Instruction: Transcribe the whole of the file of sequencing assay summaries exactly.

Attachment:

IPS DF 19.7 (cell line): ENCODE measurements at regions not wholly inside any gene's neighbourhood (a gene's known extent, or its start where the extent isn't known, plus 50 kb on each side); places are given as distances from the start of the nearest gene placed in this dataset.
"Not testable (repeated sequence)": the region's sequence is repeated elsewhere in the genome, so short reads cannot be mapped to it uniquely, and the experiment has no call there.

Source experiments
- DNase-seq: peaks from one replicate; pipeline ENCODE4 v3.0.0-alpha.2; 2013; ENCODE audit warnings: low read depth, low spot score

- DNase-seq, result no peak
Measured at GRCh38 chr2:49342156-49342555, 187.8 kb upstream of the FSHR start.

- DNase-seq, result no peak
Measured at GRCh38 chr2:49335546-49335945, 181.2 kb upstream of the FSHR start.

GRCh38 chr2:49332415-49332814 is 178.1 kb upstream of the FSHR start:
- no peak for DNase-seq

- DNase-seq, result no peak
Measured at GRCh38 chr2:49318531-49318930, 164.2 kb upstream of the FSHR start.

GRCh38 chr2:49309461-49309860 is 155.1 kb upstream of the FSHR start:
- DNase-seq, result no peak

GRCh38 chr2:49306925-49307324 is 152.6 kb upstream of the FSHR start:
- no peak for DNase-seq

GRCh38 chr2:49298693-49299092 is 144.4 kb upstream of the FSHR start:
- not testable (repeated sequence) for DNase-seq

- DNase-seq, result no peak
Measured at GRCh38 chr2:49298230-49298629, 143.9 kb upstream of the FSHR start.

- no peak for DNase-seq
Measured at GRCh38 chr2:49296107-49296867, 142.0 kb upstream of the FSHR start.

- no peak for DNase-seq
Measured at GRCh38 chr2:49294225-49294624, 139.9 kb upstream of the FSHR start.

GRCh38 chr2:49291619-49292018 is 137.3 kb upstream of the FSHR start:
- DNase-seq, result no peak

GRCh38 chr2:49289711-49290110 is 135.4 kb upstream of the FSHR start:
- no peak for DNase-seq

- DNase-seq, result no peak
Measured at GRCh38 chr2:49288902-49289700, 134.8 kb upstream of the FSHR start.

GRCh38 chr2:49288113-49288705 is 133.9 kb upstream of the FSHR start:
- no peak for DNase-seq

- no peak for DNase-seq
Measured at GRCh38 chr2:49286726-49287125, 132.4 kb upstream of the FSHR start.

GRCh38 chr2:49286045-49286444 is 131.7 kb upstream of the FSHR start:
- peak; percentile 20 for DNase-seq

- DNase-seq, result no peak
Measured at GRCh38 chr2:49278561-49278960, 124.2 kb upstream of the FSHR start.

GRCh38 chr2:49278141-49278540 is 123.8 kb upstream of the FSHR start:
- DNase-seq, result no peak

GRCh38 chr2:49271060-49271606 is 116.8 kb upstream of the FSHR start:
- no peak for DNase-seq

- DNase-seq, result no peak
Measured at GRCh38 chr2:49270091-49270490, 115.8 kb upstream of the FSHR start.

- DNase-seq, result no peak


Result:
IPS DF 19.7 (cell line): ENCODE measurements at regions not wholly inside any gene's neighbourhood (a gene's known extent, or its start where the extent isn't known, plus 50 kb on each side); places are given as distances from the start of the nearest gene placed in this dataset.
"Not testable (repeated sequence)": the region's sequence is repeated elsewhere in the genome, so short reads cannot be mapped to it uniquely, and the experiment has no call there.

Source experiments
- DNase-seq: peaks from one replicate; pipeline ENCODE4 v3.0.0-alpha.2; 2013; ENCODE audit warnings: low read depth, low spot score

- DNase-seq, result no peak
Measured at GRCh38 chr2:49342156-49342555, 187.8 kb upstream of the FSHR start.

- DNase-seq, result no peak
Measured at GRCh38 chr2:49335546-49335945, 181.2 kb upstream of the FSHR start.

GRCh38 chr2:49332415-49332814 is 178.1 kb upstream of the FSHR start:
- no peak for DNase-seq

- DNase-seq, result no peak
Measured at GRCh38 chr2:49318531-49318930, 164.2 kb upstream of the FSHR start.

GRCh38 chr2:49309461-49309860 is 155.1 kb upstream of the FSHR start:
- DNase-seq, result no peak

GRCh38 chr2:49306925-49307324 is 152.6 kb upstream of the FSHR start:
- no peak for DNase-seq

GRCh38 chr2:49298693-49299092 is 144.4 kb upstream of the FSHR start:
- not testable (repeated sequence) for DNase-seq

- DNase-seq, result no peak
Measured at GRCh38 chr2:49298230-49298629, 143.9 kb upstream of the FSHR start.

- no peak for DNase-seq
Measured at GRCh38 chr2:49296107-49296867, 142.0 kb upstream of the FSHR start.

- no peak for DNase-seq
Measured at GRCh38 chr2:49294225-49294624, 139.9 kb upstream of the FSHR start.

GRCh38 chr2:49291619-49292018 is 137.3 kb upstream of the FSHR start:
- DNase-seq, result no peak

GRCh38 chr2:49289711-49290110 is 135.4 kb upstream of the FSHR start:
- no peak for DNase-seq

- DNase-seq, result no peak
Measured at GRCh38 chr2:49288902-49289700, 134.8 kb upstream of the FSHR start.

GRCh38 chr2:49288113-49288705 is 133.9 kb upstream of the FSHR start:
- no peak for DNase-seq

- no peak for DNase-seq
Measured at GRCh38 chr2:49286726-49287125, 132.4 kb upstream of the FSHR start.

GRCh38 chr2:49286045-49286444 is 131.7 kb upstream of the FSHR start:
- peak; percentile 20 for DNase-seq

- DNase-seq, result no peak
Measured at GRCh38 chr2:49278561-49278960, 124.2 kb upstream of the FSHR start.

GRCh38 chr2:49278141-49278540 is 123.8 kb upstream of the FSHR start:
- DNase-seq, result no peak

GRCh38 chr2:49271060-49271606 is 116.8 kb upstream of the FSHR start:
- no peak for DNase-seq

- DNase-seq, result no peak
Measured at GRCh38 chr2:49270091-49270490, 115.8 kb upstream of the FSHR start.

- DNase-seq, result no peak